The case also had a pretty weak, and frankly insane, conclusion. Despite pursuing leads that ranged from Al Qaeda retribution to shadowy forces within our own government, it turned out that the bad guy was just that reporter all along. When the strike on the Al Qaeda operative's house occurred, a woman (codenamed Valkyrie—aha!) posing as a servant at the home was killed. She turned out to be a U.S. intelligence officer (who died because the SoD didn't want to miss his target window on the strike), and also the fiancee of the reporter. This case was all about revenge, meaning that this reporter (who, as was mentioned in a throwaway line, had some military training) managed to stage this multi-tiered heist, wrangle a chemical weapon for his own nefarious purposes, and set about trying to kill various people in the government he believed were responsible for his fiancee's death. Hell of a thing, all of that.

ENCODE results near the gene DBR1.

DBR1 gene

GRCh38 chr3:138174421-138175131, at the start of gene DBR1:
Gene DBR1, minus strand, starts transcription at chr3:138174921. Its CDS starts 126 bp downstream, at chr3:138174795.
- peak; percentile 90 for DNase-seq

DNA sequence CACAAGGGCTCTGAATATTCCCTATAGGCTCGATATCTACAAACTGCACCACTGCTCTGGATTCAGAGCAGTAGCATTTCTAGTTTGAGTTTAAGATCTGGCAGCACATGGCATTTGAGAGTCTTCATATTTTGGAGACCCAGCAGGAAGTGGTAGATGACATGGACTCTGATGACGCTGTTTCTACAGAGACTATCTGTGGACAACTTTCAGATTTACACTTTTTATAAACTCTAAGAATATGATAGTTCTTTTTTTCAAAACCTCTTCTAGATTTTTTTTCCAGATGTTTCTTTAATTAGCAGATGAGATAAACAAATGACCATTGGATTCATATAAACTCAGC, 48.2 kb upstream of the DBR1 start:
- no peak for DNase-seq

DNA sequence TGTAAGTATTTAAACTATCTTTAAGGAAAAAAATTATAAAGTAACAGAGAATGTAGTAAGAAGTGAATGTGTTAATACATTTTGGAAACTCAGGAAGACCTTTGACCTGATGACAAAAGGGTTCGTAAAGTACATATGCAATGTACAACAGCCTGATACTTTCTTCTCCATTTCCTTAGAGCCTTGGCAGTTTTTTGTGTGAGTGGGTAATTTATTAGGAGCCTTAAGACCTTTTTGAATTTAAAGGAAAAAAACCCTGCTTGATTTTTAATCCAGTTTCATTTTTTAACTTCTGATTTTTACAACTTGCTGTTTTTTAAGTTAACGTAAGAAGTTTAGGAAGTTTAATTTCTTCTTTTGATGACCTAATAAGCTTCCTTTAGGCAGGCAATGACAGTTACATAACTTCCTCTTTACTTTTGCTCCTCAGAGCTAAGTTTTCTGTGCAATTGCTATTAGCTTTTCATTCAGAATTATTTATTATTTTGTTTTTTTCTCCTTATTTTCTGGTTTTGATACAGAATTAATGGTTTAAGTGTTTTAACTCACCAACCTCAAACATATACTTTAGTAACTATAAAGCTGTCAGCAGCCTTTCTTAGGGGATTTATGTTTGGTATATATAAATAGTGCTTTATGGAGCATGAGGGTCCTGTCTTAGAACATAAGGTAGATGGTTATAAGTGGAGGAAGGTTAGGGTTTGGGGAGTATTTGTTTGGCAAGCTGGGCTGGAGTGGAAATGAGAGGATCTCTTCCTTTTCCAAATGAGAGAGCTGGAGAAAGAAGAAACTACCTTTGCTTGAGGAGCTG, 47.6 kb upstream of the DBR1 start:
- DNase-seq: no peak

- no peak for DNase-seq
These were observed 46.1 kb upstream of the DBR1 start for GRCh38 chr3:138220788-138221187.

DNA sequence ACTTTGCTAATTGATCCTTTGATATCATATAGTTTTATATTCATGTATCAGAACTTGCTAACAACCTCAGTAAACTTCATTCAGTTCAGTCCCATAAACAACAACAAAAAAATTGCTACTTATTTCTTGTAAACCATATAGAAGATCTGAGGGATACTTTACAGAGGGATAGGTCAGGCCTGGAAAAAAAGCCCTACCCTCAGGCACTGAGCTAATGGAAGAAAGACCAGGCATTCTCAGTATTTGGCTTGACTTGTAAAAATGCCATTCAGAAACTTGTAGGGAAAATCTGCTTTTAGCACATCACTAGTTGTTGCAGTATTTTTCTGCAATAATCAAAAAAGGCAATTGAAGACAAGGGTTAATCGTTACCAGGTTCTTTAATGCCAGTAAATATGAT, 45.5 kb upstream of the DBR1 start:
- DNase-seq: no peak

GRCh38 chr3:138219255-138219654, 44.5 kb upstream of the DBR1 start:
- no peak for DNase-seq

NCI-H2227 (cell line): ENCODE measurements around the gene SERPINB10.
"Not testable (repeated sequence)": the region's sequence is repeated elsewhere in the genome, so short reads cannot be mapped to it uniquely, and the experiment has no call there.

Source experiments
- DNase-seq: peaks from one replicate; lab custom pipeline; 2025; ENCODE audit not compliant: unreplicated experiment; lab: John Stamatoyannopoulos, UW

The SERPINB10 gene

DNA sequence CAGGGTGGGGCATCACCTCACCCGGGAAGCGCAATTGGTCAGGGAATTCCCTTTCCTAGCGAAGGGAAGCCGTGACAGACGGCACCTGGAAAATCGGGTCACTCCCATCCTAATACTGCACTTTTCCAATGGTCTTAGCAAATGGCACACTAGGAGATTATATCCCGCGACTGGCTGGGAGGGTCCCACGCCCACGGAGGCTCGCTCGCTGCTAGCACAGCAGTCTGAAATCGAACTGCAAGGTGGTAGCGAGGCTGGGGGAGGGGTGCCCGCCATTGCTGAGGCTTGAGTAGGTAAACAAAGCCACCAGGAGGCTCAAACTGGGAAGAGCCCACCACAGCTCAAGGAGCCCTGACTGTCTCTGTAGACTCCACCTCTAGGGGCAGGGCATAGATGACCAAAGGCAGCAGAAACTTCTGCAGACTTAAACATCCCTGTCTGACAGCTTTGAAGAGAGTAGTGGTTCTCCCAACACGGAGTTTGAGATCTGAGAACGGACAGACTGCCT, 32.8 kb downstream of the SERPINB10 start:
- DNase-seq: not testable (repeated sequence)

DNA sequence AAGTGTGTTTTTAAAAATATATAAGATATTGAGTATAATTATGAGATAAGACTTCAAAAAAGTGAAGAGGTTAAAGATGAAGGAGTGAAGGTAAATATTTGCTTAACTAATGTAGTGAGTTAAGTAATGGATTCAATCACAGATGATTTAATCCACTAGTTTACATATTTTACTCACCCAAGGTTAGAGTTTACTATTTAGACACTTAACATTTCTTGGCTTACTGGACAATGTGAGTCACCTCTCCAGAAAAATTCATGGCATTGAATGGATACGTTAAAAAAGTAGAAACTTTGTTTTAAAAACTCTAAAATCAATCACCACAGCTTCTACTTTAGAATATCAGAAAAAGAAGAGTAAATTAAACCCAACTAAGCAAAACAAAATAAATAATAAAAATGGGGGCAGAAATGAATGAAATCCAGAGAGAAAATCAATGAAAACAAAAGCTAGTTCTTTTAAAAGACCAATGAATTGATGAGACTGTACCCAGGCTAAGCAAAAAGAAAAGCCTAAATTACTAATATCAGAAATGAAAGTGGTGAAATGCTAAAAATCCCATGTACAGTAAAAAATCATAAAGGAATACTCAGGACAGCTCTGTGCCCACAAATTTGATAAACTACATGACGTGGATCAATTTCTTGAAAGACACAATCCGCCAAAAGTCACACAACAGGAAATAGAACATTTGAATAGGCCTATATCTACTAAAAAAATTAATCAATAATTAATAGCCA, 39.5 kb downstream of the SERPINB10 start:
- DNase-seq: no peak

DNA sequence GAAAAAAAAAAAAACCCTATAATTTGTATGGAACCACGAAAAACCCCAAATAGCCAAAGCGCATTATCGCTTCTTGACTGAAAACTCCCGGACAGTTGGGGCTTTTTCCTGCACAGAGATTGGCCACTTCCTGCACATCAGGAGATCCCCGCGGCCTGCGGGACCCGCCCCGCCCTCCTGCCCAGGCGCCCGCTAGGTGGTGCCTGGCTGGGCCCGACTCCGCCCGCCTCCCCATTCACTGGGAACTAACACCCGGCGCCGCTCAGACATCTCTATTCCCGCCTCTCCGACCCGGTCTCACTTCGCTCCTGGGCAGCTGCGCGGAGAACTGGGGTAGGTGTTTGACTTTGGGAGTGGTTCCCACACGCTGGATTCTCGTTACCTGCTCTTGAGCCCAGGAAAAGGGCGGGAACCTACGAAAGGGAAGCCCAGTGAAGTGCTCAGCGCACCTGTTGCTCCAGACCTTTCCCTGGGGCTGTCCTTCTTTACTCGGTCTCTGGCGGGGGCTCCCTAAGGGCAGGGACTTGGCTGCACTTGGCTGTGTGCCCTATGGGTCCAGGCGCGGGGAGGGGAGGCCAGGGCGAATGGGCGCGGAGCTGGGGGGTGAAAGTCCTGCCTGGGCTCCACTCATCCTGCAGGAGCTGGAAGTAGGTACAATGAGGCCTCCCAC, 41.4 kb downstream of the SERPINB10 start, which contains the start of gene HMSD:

With all that wrapped up and the antidote secured, Castle survived, as expected. Beckett understandably wanted the secretary investigated for obstructing their investigation, but McCord gently reminded her that things are very different in D.C., and that she has to be able to let certain things go. This, unsurprisingly, rubbed Beckett the wrong way, perhaps sowing some seeds of doubt in her mind as to whether she really wants to stay in D.C.